Nike Zoom Freak 3, July 2021


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    The timing of this shoe’s release was impeccable. On the cusp of the Milwaukee Bucks’ crowning as new NBA champs, Nike announced the drop of the newest edition of Giannis Antetokounmpo’s signature kicks. A big departure from the Zoom Freak 2, this one notably bears a forefoot strap, as well as an engineered fabric for breathability. Zoom Air units under the ball of the foot provide responsiveness and cushioning.

    Adidas D.O.N. Issue 3, September 2021


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    Donovan Mitchell’s latest signature sneakers toned down the sunburst design of the Issue 2s, and swapped out the Bounce cushioning for Lighstrike. The printed graphics on the uppers allow for some crazy-looking colorways, including a truly unexpected (but much welcome) Fresh Prince of Bel-Air collab.

    Air Jordan 36, September 2021


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    The AJ36 carries forward the Eclipse Plate technology that debuted in the 34s, but in a more discreet profile. Cushioning aplenty is tucked under the hood, from a full-length Zoom Air strobel to a Zoom Air forefoot unit. A jacquard-leno weave doesn’t just provide breathability, it also allows designers to bake in subtle design elements. Jordan Brand endorsers Luka Doncic, Rui Hachimura, and Jayson Tatum got their own dedicated PEs.

    Adidas Trae Young 1, October 2021


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    A laceless construction, a grippy outsole, and some seriously cool colorways made Trae Young’s first signature shoe a real contender in the signature shoe scene. Boost on the heel and Lightstrike all throughout cover you in the cushioning department, while the booty construction wraps securely around your foot, even without the included laces.

    Nike LeBron 19, November 2021


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    First teased in Space Jam: A New Legacy, the LeBron 19 officially dropped here in mid-November, in the bright orange Tune Squad colors and a more subdued blue-and-white number. Under the hood, there’s a kingly amount of cushion: Air Max on the back, Zoom Air on the front, and lots of air bubbles on the sides and the tongue. It also ditches the knit upper for a translucent mesh, and features an overlay where the laces go around for a more secure fit.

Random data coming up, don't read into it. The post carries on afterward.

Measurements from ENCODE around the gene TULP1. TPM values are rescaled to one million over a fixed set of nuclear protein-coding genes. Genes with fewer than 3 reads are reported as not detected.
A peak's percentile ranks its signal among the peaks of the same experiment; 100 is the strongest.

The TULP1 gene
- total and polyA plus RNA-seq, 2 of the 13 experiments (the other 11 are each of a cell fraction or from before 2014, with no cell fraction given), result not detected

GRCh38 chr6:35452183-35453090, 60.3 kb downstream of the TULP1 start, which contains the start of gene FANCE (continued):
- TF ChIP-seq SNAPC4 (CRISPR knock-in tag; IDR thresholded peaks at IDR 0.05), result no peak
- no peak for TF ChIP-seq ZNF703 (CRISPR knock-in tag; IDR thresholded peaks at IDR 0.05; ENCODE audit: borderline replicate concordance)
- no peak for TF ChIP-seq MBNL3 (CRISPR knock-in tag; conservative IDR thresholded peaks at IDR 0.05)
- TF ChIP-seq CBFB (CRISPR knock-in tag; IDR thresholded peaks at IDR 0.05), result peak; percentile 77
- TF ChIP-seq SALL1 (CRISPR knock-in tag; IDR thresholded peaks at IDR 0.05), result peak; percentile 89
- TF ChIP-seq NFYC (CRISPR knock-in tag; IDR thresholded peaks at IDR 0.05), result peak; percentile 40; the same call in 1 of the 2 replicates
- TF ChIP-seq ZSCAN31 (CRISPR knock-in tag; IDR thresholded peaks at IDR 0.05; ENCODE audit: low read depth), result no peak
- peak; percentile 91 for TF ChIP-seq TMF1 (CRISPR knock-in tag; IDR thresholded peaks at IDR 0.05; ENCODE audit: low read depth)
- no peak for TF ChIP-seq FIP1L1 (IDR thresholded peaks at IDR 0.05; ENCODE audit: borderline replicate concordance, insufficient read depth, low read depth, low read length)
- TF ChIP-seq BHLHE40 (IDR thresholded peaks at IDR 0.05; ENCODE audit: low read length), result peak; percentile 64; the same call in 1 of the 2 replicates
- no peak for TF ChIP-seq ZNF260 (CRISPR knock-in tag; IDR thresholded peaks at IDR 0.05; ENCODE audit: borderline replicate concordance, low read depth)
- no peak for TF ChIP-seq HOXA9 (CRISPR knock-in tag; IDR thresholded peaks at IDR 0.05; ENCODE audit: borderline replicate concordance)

Nike Kyrie 8, November 2021


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    Kyrie Irving famously disowned the 8s when they leaked earlier this year, claiming that he had no design or marketing input of any sort on the shoes that bear his name. The mercurial superstar added, “IMO these are trash.” (Irving later followed up with a very PR-friendly statement a few days later.)

    Trash or not, Nike is leaving up to buyers to decide. It seems to be a refinement of the 7s, gentle curves to contrast with the latter’s scalloped edges. The medial panels are more emphasized in this latest edition, promising a more secure fit.

    World Balance Scottie 1, November 2021

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    The release of Scottie Thompson’s first signature shoe with World Balance was marred by a flood of comments regarding the Ginebra star’s love life. Tuning out all that noise, however, World Balance is banking on Thompson's star power to make its mark on the local performance shoe scene, having tested it out extensively across two conferences. The Scottie 1 features the brand's S-Ride cushioning, as well as lateral sway bars and a torsion plate for support.

    Anta KT 7, December 2021

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    In anticipation of Klay Thompson’s eventual return, the Chinese shoewear brand has dropped the latest edition of the KTs. The lateral counter forms a big part of the design, descending like a wave down from the heel and into the midfoot while also locking down your feet for extra stability. Anta’s full-length and very thick Nitro Speed cushioning runs all the way down the sole.

    Adidas Dame 8


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    Talk about a buzzerbeater. Adidas Philippines announced the release of the Dame 8 just today, December 28, in the purple-and-yellow '4th Quarter K.O.' colorway. The Dame line returns to Bounce cushioning, as well as a unique traction for more court control. In terms of design, the relatively subdued look of the 7s get an electric revamp here, with lightning bolt touches and Dame's name spelled out all across the uppers.

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    PHOTO: Nike, Adidas, World Balance